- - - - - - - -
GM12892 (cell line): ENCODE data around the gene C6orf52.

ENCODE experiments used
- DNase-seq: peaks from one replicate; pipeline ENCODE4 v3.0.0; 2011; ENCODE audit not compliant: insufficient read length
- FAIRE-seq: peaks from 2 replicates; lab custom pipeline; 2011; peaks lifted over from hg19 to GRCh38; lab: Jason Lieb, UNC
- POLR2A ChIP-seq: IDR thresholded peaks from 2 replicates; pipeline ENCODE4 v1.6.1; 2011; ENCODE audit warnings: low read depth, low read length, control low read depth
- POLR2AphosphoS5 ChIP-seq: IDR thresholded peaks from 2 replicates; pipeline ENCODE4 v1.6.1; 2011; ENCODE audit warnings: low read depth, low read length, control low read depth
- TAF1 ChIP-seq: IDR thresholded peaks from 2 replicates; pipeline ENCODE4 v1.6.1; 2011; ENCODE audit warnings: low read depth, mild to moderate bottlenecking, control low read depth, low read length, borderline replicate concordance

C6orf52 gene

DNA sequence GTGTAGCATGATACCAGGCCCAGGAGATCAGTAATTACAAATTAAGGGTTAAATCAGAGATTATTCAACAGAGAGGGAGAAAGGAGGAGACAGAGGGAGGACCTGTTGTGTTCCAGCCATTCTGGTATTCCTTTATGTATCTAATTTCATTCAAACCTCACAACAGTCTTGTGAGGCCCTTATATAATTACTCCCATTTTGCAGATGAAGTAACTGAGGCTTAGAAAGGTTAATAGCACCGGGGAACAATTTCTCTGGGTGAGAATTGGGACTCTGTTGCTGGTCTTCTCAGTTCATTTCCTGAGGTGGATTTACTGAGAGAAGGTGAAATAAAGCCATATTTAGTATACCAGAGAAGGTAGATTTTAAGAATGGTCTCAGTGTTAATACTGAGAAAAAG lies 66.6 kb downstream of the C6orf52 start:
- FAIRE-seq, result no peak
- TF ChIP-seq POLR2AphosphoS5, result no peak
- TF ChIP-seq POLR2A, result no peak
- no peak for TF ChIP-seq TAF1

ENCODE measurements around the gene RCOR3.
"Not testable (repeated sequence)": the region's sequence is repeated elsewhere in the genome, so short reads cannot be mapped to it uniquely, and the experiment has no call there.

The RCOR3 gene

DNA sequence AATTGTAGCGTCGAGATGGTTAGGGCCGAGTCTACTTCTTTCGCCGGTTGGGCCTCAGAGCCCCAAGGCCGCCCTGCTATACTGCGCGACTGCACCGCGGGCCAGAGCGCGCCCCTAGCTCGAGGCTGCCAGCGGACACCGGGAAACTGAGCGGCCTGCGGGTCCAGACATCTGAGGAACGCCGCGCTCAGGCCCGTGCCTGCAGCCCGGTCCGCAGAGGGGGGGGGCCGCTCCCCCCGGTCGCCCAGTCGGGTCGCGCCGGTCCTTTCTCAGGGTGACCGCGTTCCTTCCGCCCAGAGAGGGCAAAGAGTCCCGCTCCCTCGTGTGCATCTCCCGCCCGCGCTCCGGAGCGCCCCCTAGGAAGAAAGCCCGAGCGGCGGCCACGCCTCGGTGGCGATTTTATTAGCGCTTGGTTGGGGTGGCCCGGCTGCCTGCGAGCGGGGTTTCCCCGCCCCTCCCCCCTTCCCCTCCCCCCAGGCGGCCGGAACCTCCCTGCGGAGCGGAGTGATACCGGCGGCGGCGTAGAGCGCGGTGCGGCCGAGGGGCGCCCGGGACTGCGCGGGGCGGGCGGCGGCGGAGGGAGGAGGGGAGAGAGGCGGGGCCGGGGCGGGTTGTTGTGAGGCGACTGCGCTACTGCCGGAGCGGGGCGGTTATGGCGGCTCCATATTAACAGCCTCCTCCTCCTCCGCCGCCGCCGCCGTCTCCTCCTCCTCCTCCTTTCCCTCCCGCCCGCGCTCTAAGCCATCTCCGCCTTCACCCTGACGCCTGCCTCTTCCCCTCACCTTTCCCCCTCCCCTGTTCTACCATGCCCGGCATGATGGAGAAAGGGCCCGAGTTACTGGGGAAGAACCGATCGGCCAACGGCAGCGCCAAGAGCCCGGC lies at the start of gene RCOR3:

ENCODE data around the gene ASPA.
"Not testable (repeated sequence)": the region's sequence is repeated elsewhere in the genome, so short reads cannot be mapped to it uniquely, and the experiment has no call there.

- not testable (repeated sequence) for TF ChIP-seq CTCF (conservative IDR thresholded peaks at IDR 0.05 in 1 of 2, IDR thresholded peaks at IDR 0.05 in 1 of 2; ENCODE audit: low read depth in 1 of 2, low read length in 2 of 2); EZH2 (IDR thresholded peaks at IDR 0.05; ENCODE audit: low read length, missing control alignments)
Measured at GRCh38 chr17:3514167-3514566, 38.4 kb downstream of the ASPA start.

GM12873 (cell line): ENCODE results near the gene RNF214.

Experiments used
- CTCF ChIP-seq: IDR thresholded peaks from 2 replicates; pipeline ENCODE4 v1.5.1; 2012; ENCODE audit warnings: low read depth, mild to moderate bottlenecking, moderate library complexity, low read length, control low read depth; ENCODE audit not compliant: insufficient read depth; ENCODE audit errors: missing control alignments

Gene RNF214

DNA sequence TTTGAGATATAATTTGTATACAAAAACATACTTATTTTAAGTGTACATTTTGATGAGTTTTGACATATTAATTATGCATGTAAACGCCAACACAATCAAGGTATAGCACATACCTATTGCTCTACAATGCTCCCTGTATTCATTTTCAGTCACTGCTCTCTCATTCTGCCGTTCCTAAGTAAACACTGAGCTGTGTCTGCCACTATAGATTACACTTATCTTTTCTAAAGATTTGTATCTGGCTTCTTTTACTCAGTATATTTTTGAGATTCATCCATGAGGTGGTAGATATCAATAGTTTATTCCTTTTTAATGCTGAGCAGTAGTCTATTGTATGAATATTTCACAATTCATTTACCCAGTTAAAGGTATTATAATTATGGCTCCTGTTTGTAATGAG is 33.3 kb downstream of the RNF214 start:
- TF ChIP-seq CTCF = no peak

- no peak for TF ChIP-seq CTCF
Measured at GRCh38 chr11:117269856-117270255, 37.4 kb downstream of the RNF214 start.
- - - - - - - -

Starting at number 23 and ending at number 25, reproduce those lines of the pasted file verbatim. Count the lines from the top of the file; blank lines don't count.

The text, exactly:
Experiments used
- CTCF ChIP-seq: IDR thresholded peaks from 2 replicates; pipeline ENCODE4 v1.5.1; 2012; ENCODE audit warnings: low read depth, mild to moderate bottlenecking, moderate library complexity, low read length, control low read depth; ENCODE audit not compliant: insufficient read depth; ENCODE audit errors: missing control alignments

Gene RNF214